The European Commission will study a Russian-Polish gas deal to make sure it complies with European Union legislation, European Commission President Jose Manuel Barroso said on following a meeting with Poland's President Bronislaw Komorowski.
Poland's Prime Minister Donald Tusk said on Tuesday that an agreement to supply gas via the Yamal-Europe pipeline would be signed in the next 10-12 days after consultations with the European Commission.
Tusk said the consultations would only concern EuRoPol Gaz, the operator and owner of the Polish part of the Yamal-Europe pipeline which carries gas from Russia's Yamal peninsula to Europe.
Under the new Russian-Polish agreement, two state monopolies, Russia's Gazprom and Polskie Gornictwo Naftowe i Gazownictwo SA, or PGNiG, will finish upgrading EuRoPol Gaz and will each get a 50 percent stake in it.
Gazprom and PGNiG now hold 48 percent each in EuRoPol Gaz, with the remaining four percent belong to Gas-Trading S.A., in which more than 80 percent of shares belong to Polish companies.
The Polish side, which has slightly more votes in EuRoPol Gaz, wanted to increase the transit price, which Gazprom opposed. The companies hope that the new agreement will put an end to the dispute.
Hungary to join Azeri-Georgian-Romanian gas project – reports
Hungary is expected to join the Azerbaijani-Georgian-Romanian energy project that will take liquefied gas from the Caspian region to Europe, Romanian President Traian Basescu has said, Ukrainian media reported.
Basescu said after talks held in Bucharest with Hungarian Foreign Minister Janos Martonyi that Hungary’s joining the project was obvious, since the transportation system which connects Romanian and Hungarian gas networks will be ready by the end of 2010. The Hungarian network, in turn, will connect with the Austrian one, and, thus, LNG from the Caspian region could easily be supplied to the EU countries.
Under the Azerbaijan-Georgia-Romania Interconnector (AGRI) project, Romania, Azerbaijan and Georgia signed an agreement in Tbilisi on April 13 on the establishment of a joint venture. Azerbaijani gas will flow through pipelines to the Black Sea coast of Georgia, where the gas will be liquefied, and further by tankers to the Romanian port of Constanta. Gas will be transported to consumers in Romania and other European countries. The project is estimated at 4-6 billion euros.
In June, Ukraine’s energy minister Yuriy Boyko said that Kiev intends to join the project on the deliveries of Azerbaijani liquefied natural gas via the Black Sea to Romania, and buy about 10 billion cubic meters of gas annually.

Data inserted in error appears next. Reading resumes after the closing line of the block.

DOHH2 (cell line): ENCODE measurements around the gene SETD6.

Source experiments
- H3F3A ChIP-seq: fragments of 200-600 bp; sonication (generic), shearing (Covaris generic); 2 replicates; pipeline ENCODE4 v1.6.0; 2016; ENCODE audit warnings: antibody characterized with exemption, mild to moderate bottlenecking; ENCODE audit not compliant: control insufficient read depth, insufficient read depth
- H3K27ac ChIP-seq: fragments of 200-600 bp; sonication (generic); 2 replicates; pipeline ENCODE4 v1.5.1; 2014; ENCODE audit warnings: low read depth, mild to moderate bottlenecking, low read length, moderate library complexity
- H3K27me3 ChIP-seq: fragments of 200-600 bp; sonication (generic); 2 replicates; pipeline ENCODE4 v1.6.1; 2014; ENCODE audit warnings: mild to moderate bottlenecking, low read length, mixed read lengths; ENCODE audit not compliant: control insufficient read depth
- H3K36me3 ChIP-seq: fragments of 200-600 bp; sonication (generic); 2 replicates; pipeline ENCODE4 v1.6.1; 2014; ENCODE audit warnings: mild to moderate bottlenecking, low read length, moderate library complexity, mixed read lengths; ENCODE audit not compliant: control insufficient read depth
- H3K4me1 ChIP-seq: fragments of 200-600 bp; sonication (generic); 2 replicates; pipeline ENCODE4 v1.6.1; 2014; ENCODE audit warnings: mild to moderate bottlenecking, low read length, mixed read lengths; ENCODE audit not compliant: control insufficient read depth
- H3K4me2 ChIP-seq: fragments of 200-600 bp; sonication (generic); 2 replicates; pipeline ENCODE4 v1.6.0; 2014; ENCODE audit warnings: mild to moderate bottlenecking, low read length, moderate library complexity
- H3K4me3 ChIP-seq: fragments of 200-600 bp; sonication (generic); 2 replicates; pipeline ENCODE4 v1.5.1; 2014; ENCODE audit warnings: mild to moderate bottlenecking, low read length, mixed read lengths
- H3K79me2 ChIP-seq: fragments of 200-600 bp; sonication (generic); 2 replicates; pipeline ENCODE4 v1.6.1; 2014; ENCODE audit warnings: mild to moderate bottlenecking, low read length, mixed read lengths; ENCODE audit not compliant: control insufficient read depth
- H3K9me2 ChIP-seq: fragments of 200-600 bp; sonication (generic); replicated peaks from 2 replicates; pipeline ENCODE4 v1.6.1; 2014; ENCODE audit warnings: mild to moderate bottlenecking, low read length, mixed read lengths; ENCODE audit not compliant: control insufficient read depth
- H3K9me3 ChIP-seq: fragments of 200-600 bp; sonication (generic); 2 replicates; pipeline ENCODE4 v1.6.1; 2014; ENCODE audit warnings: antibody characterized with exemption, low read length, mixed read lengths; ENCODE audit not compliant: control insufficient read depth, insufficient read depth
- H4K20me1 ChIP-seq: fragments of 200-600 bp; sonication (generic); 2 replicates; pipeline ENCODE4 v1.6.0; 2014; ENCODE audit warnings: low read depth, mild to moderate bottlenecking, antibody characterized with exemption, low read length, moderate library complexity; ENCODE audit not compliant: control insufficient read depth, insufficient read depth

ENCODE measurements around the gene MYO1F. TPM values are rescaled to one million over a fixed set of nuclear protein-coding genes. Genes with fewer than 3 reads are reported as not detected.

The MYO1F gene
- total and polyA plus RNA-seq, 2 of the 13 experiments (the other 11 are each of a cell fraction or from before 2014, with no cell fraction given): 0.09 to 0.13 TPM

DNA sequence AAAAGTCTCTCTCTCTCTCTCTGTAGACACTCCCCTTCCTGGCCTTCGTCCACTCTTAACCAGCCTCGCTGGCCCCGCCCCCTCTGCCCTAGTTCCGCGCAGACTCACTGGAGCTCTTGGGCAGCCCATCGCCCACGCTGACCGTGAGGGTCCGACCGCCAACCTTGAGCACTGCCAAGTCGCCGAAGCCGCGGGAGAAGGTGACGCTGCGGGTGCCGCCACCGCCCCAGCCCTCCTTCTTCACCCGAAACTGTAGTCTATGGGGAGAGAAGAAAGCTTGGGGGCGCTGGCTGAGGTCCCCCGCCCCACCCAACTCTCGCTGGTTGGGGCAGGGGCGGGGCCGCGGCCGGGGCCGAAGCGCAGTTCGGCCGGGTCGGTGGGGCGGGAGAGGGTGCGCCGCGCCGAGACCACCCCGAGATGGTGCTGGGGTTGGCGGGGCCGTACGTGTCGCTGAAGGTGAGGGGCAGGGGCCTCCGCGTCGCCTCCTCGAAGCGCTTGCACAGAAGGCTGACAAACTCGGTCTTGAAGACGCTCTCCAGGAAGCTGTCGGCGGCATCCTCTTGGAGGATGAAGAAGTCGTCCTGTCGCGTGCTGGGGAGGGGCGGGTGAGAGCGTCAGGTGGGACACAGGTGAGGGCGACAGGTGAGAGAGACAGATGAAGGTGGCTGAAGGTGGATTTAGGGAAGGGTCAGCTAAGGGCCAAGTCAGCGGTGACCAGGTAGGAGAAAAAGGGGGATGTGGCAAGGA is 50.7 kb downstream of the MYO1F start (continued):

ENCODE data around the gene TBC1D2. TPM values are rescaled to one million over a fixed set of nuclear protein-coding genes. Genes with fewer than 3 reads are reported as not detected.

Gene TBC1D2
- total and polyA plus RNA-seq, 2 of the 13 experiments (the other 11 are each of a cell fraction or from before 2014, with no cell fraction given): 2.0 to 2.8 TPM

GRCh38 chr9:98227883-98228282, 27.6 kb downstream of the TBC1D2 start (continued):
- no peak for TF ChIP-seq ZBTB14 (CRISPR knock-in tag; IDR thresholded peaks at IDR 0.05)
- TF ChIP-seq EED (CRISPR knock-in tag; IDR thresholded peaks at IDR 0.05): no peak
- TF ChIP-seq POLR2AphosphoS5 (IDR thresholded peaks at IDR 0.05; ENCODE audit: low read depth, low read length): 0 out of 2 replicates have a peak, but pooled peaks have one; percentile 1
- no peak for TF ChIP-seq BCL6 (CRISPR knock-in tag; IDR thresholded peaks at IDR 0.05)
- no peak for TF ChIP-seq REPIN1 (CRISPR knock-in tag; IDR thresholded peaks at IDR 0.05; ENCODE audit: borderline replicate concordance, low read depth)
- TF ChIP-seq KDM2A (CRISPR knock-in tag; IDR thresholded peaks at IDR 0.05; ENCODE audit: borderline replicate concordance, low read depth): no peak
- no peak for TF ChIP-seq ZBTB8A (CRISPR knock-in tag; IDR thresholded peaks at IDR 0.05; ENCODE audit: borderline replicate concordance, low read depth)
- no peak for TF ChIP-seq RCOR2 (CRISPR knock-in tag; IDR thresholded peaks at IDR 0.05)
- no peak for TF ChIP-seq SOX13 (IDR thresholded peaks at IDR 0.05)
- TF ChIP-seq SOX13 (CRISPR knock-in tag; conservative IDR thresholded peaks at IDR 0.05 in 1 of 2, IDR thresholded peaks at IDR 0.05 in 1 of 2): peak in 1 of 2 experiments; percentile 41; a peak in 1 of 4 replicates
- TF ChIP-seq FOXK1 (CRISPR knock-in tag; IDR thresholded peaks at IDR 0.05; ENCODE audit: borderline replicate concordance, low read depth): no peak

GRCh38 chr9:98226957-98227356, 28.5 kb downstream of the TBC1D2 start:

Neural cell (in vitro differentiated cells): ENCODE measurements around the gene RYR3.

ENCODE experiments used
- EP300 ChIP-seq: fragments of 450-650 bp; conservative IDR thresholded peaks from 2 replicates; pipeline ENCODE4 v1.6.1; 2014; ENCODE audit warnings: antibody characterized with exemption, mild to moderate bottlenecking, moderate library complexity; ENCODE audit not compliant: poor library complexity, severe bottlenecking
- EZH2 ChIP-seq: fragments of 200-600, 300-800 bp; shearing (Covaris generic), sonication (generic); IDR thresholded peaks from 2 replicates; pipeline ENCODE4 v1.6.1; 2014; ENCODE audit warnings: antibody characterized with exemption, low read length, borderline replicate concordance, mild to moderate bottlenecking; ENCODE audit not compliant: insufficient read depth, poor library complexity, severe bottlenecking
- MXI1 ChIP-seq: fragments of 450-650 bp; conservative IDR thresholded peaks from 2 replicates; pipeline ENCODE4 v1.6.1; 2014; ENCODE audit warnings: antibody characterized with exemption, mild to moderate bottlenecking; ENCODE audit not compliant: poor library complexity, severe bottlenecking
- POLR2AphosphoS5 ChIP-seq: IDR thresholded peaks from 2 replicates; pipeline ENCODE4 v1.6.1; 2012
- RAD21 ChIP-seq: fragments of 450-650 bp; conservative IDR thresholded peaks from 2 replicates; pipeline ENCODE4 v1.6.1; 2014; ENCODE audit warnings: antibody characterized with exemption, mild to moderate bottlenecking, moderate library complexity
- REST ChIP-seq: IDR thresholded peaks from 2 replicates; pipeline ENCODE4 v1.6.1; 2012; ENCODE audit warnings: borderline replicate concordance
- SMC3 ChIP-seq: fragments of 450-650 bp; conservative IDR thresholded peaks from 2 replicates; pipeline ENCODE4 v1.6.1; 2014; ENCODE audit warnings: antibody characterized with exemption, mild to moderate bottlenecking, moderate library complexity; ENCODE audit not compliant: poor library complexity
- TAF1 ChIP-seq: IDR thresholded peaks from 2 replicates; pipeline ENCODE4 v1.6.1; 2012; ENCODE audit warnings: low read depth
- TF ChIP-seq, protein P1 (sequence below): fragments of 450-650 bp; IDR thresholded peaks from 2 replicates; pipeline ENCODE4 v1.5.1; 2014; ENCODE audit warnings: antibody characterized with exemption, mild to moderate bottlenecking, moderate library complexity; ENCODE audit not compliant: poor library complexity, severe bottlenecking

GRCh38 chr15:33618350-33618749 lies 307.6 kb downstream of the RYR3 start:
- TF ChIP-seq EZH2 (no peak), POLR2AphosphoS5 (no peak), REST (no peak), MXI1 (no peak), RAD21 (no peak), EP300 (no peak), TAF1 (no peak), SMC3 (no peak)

The Ukrainian minister said a terminal to receive Azerbaijani gas is to be built in the Ukrainian town of Odessa at the Black Sea, but the project will take at least four years.
OMV in talks with Azerbaijan on Nabucco gas
OMV AG, the Austrian partner of the planned Nabucco natural gas pipeline, is now in talks with Azerbaijan's state oil company SOCAR about gas supply for the European Union-backed pipeline project, the Austrian Finance Ministry was quoted by Dow Jones.
Nabucco, the EU and the six commercial partners in the project, intend to source up to 31 billion cubic meters of gas to Europe from the Caspian region as of 2015, bypassing Russia on the way.
But the partners still need to secure enough gas to fill the pipeline in the first years. The Azerbaijani gas field Shah Deniz II, which is currently being developed, has been named an anticipated key source. Negotiations between oil and gas companies, Azerbaijan and the consortium developing Shah Deniz II are expected to begin soon, but all parties involved declined to comment on the timing or the volume being offered.
Austrian State Secretary at the finance ministry, Reinhold Lopatka, said Thursday that negotiations have already started.
Austria has a great interest in Azerbaijan as a supplier for Nabucco, Lopatka said, adding that: "The state-owned energy group SOCAR is in negotiation with OMV (over gas supply)".
The Nabucco pipeline project aims to decrease the European Union’s dependence on Russian imports by bringing Caspian gas to a hub in Austria via the Balkans. The gas would be shipped to Europe via Turkey, Bulgaria, Romania and Hungary. Construction of Nabucco will begin in 2011, as the recent gas crisis between Russia and Ukraine has convinced decision-makers of the need to speed up the project.
The project, worth 7.9 billion euros, is managed by the Vienna-based Nabucco Gas Pipeline International. Partners in the consortium with equal stakes of 16.67% are Austrian OMV, Hungarian MOL, Bulgarian Bulgargaz, Romanian Transgaz, Turkish Botas and German RWE.
BTC pumping 200,000 tons of Turkmen oil per month
The volume of Turkmenistan’s oil transported through the Baku-Tbilisi-Ceyhan (BTC) pipeline is around 200,000 tons per month, the president of the Azerbaijani state energy firm SOCAR has said.
Rovnag Abdullayev reminded that SOCAR Trading, a SOCAR subsidiary, had signed agreements with Dubai state-controlled Dragon Oil and other companies operating in the Central Asian state on transporting Turkmen crude to the Turkish Mediterranean port of Ceyhan.
The BTC pipeline opened in 2006. The 1768 km conduit transports oil produced from Azerbaijan’s Azeri-Chirag-Gunashli (ACG) oil block in the Caspian Sea. The pipeline allows exporting oil from the Caspian without increasing tanker traffic through the crowded Turkish Straits.
World media monitoring